Red Dawn

Film * John Milius * World War III! * 1984

Synopsis

I’m still trying to parse just exactly what I watched. There’s a semblance of a story here, just like there are a group of people who occasionally say things to each other, but I’m not entirely sure there’s a narrative to speak of. At least not one that makes much sense. And you know, sometimes I’m totally okay with that. Red Dawn is a movie about shooting every last Commie bastard in the world, and since this is its prime objective, the film just starts. It doesn’t waste time with backstory; there is a short series of title cards which propose an alternate history in which America is without allies. When those obnoxious words are off the screen, we are shown a few brief images of a small, bucolic American town. It’s slightly run down, but in an endearing, American kind of way. Then some football boys show up, and we are made to understand that all is well and all is right here in the heartland. It’s time for school, and while there is the expected amount of teenage tomfoolery, the history teacher is engaged with his material and his students seem interested in learning. It’s Morning in America, and everything is perfect.

Then some dudes start falling from the sky, yelling in distinctly non-American languages and wearing some awesome camo pajamas. Our history teacher stridently marches outside to confront these malcontents, who are interrupting learning, by god, and is promptly shot. Then the idyllic, small-town, Americana falls immediately into chaos. Automatic gunfire, explosions, cars running into things, people screaming. Nobody knows what the heck is going on. It could be worse, though, because Patrick Swayze is here with his totally boss pickup truck (tractor tires, KC lights, everything but the CB), and he manages to gather a few boys and makes a daring getaway to a local sporting goods store. All of this takes about five minutes of film time.

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This movie does have some pretty good imagery.

It’s right around when the Swayze Express is flying headlong down the road towards the mountains only to run afoul of some Soviet tanks that I pulled back from this frantic experience and went: “waaaait a minute.” Of all the apocalyptic scenarios to be born from American-Soviet tensions in the 1980s, this is by far the most unlikely. So, the Soviets and the Cubans (ha ha) decide that the best way to invade the United States is to drop troops into Bumblefart, Colorado to take over a high school? How did they get tanks there so quickly without anyone noticing? Eventually there is some explanation given, but it’s super poorly thought out and equally nonsensical. I guess they nuked Washington DC and Kansas City and then were like, nah, it’s fine now, we’ll go conventional. Then sent their invasion force through Alaska and Canada – without anyone noticing I guess – into Montana or North Dakota or something to occupy the Midwest. So that’s why there are Cubans and Soviets with machine guns and tanks and attack helicopters in the middle of the country. Maybe don’t think about it.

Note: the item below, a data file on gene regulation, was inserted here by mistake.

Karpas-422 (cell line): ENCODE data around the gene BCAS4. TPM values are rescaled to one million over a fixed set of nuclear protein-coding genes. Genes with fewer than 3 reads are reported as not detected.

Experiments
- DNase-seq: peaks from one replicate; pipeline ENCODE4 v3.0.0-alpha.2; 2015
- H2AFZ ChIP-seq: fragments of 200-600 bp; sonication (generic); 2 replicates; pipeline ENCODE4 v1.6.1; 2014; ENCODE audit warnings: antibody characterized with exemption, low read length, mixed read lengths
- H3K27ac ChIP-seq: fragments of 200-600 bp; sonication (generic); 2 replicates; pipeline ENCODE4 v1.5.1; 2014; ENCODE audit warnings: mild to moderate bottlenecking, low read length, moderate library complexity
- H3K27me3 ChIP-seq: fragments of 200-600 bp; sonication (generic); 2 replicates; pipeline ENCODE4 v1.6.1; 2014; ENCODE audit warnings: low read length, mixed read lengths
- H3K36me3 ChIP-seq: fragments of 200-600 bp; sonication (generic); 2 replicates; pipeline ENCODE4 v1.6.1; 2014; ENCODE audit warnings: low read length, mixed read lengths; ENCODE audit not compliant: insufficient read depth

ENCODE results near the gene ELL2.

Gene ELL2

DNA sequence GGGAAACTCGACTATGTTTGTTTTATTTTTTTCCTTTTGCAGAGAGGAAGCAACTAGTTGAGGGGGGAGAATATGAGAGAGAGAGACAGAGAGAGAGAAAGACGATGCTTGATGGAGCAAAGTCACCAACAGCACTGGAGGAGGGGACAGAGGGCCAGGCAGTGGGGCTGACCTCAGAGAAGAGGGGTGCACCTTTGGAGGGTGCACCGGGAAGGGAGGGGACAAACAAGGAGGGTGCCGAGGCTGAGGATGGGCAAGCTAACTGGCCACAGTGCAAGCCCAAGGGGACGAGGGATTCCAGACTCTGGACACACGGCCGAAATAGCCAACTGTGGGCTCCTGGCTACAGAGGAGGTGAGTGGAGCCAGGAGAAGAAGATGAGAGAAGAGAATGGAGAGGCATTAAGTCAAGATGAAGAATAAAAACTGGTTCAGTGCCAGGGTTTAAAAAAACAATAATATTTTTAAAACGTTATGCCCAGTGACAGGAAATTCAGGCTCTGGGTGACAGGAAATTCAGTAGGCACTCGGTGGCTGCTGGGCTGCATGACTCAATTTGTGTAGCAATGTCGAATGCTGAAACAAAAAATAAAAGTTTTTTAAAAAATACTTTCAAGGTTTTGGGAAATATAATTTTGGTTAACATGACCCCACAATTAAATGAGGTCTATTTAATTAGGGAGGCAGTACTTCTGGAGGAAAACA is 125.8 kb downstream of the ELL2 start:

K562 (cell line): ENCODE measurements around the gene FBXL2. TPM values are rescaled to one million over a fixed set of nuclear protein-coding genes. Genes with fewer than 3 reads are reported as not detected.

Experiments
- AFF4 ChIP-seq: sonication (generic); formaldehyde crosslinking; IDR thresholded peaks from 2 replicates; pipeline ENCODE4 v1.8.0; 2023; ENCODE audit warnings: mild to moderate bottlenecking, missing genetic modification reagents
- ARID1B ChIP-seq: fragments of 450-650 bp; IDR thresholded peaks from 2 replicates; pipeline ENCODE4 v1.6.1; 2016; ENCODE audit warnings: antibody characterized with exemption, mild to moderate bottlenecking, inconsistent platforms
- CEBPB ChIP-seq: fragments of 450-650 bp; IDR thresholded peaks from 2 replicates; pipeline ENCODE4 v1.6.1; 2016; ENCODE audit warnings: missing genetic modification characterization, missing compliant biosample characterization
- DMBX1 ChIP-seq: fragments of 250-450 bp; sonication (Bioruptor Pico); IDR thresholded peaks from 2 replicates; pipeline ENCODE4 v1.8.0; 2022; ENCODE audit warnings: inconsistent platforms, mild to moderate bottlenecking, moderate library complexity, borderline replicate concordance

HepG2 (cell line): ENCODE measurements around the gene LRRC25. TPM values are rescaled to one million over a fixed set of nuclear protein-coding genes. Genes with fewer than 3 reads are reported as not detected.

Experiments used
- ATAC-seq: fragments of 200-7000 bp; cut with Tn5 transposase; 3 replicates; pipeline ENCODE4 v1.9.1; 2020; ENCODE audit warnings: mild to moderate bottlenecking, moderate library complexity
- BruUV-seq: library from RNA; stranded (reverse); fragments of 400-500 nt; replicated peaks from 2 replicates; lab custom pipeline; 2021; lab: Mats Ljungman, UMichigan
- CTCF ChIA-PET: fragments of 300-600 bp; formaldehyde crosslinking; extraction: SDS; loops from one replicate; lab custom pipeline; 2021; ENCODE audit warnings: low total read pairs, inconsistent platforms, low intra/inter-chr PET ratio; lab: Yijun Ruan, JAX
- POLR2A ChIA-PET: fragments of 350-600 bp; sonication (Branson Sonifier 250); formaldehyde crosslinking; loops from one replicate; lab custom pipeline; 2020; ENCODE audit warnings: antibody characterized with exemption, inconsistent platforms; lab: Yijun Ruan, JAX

To be fair, Red Dawn does everything in its power to distract you. The film is essentially one, extended gunfight. Seriously, the film does not even bother with a training montage (which I’m still disappointed about). Suddenly these high school wieners are guerilla fighting badasses, murking fools and stealing RPGs and lighting up armored columns and whatnot. Charlie Sheen is here, and eventually Lea Thompson and Ferris Bueller’s sister show up to add a little gender diversity and it’s all very eighties. There is shooting, and shooting, and more shooting, all of which adds up to one of the loudest movies I think I’ve ever seen. Eventually there is a conclusion of sorts. Wolverines!

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Teen heartthrobs to the rescue!

Discussion